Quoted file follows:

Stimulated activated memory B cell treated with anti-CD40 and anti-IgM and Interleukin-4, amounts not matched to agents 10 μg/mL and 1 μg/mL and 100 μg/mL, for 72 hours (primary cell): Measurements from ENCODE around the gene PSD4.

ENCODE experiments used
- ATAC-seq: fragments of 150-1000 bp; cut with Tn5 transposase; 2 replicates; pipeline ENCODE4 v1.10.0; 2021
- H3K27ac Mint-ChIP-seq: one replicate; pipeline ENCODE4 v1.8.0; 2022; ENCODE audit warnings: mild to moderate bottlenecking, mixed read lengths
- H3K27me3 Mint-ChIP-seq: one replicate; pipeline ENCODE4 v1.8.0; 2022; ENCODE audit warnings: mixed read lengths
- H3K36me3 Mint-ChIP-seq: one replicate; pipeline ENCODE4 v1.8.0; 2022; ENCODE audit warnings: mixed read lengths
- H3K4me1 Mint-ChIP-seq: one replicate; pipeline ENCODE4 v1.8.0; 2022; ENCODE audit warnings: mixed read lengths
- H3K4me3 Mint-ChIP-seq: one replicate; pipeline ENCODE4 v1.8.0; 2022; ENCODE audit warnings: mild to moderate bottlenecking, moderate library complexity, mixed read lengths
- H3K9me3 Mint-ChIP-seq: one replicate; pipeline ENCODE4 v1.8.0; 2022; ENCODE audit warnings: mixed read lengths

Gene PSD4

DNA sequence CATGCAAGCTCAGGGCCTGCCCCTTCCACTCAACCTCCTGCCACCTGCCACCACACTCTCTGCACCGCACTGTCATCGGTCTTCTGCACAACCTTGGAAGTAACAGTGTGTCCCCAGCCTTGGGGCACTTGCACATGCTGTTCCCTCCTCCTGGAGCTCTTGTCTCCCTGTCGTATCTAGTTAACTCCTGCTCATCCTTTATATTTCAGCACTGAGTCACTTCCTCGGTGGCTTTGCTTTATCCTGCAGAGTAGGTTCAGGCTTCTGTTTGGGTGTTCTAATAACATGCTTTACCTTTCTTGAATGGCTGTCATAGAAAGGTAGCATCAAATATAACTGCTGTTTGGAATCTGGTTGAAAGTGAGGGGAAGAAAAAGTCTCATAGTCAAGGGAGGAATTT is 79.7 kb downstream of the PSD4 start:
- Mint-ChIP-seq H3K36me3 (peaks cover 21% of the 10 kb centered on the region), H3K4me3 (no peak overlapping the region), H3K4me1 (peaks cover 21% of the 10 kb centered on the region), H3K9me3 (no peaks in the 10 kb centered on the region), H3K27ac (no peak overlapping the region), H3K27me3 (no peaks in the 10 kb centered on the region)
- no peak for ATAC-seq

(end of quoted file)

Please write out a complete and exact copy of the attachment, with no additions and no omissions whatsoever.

Stimulated activated memory B cell treated with anti-CD40 and anti-IgM and Interleukin-4, amounts not matched to agents 10 μg/mL and 1 μg/mL and 100 μg/mL, for 72 hours (primary cell): Measurements from ENCODE around the gene PSD4.

ENCODE experiments used
- ATAC-seq: fragments of 150-1000 bp; cut with Tn5 transposase; 2 replicates; pipeline ENCODE4 v1.10.0; 2021
- H3K27ac Mint-ChIP-seq: one replicate; pipeline ENCODE4 v1.8.0; 2022; ENCODE audit warnings: mild to moderate bottlenecking, mixed read lengths
- H3K27me3 Mint-ChIP-seq: one replicate; pipeline ENCODE4 v1.8.0; 2022; ENCODE audit warnings: mixed read lengths
- H3K36me3 Mint-ChIP-seq: one replicate; pipeline ENCODE4 v1.8.0; 2022; ENCODE audit warnings: mixed read lengths
- H3K4me1 Mint-ChIP-seq: one replicate; pipeline ENCODE4 v1.8.0; 2022; ENCODE audit warnings: mixed read lengths
- H3K4me3 Mint-ChIP-seq: one replicate; pipeline ENCODE4 v1.8.0; 2022; ENCODE audit warnings: mild to moderate bottlenecking, moderate library complexity, mixed read lengths
- H3K9me3 Mint-ChIP-seq: one replicate; pipeline ENCODE4 v1.8.0; 2022; ENCODE audit warnings: mixed read lengths

Gene PSD4

DNA sequence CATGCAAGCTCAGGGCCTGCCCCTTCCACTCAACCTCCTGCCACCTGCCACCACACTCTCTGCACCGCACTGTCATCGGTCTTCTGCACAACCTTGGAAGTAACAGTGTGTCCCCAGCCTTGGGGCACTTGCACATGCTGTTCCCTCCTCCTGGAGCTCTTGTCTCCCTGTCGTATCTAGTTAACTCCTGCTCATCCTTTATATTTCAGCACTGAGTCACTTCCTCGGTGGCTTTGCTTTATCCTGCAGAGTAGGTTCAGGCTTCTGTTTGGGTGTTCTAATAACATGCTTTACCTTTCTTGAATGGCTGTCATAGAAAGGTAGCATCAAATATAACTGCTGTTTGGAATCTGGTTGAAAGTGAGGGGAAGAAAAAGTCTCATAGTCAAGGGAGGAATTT is 79.7 kb downstream of the PSD4 start:
- Mint-ChIP-seq H3K36me3 (peaks cover 21% of the 10 kb centered on the region), H3K4me3 (no peak overlapping the region), H3K4me1 (peaks cover 21% of the 10 kb centered on the region), H3K9me3 (no peaks in the 10 kb centered on the region), H3K27ac (no peak overlapping the region), H3K27me3 (no peaks in the 10 kb centered on the region)
- no peak for ATAC-seq